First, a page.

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Alcohol problems stem from U.S. laws, not Duke

I am from Canada. In Canada, we can drink when we're 19 and undercover cops aren't the only employees at liquor stores. And when a cop stops you for speeding, they don't ask to see if you have a fake ID. I've now been in the United States for about two weeks and I wish to present to you my thoughts on this alcohol issue. When I left home, my friends laughed at me, joking about my "Orientation Week," a painfully awkward and disturbingly dry five days. In Canada, they have "Frosh Week": Seven days where the goal of every upperclassman is to get positively tanked with as many freshmen as possible.

I have read articles and heard upperclassmen whine about how Duke needs to return back to its past, more liberal drinking rules. But in reality, it is not the drinking rules of this University that cause the problems. Rather, it is the drinking laws of this fair country. In this, the most "democratic" of countries, how is it that an 18 year-old can elect representatives to the most important government in the world, but cannot enjoy a cold brew after a hard day's work? How is it that this same person can be drafted and die for his country, but can't drink? Why can I start a company, have a bank account, hold property and sign my own legal documents, but I can't legally drink? In light of these facts, I make declaration right now that the drinking age of 21 in the U.S. is the most absurd and ridiculous law I have ever heard of.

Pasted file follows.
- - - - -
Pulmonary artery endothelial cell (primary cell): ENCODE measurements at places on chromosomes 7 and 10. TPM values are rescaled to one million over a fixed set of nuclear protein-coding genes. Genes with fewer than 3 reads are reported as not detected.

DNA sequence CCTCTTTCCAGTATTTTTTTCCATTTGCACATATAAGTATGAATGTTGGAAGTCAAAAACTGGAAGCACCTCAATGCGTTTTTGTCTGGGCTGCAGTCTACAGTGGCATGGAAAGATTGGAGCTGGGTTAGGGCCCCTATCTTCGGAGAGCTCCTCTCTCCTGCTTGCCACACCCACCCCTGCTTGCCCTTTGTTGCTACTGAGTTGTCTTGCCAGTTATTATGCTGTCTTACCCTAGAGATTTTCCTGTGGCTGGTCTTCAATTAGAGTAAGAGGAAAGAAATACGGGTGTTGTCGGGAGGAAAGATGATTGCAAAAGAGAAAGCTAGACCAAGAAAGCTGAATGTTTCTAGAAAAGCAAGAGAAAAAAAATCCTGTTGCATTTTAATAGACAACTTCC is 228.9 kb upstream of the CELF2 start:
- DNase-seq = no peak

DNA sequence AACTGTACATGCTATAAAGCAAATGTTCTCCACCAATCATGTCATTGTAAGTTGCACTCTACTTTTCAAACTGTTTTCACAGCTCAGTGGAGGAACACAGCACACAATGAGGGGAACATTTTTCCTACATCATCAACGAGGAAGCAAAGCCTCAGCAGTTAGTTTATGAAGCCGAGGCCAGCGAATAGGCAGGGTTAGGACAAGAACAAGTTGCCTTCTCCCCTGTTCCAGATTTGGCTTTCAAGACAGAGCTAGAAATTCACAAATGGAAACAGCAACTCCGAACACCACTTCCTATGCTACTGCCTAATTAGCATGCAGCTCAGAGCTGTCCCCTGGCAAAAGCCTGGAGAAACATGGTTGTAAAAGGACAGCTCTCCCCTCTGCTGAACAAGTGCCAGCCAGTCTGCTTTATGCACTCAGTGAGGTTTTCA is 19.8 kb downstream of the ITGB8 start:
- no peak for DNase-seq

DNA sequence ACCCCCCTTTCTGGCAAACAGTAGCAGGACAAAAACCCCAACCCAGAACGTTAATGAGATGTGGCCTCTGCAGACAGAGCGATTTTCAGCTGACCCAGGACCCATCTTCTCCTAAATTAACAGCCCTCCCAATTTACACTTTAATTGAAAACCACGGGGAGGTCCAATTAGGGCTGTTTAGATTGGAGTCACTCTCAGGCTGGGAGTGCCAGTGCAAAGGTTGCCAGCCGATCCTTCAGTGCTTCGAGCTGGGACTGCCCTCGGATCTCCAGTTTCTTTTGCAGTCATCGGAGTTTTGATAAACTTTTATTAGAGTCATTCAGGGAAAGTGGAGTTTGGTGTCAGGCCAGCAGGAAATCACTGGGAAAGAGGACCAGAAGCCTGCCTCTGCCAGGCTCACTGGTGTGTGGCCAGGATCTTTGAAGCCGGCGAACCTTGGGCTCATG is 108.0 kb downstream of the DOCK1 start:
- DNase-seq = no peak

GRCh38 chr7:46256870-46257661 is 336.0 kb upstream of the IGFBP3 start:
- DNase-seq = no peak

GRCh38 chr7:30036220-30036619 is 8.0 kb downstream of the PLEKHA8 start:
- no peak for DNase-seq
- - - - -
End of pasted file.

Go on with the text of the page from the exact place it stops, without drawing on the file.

The drinking limit also increases the abuse of alcohol. When I was in Cancun this past Spring Break, I was with a group of about 50 kids from my high school. We drank and partied and did all of the regular things that one would expect to do in Cancun. While there, I also made an observation. The Americans were the biggest, most irresponsible drunks in the whole place (it's not your fault, I'll explain in a second). And from this observation, I formulated a theory: The drinking age of 21 does not limit underage drinking. Instead, it limits the frequency with which youths can procure alcohol. As a result, binge drinking soars as people make up for lost time, and Americans tend to the extremes of drunkenness because (please don't hate me for this) of a lack of drinking experience. Rarely do people under 21 drink socially just to enjoy alcohol. It is almost always in an attempt to get drunk.

As I stroll around West Campus this weekend, desperately searching for free booze, I too will fall victim to this American phenomenon.

But I wont direct my frustration towards the administration of this University, but rather towards the ledgers that contain the laws of this land.

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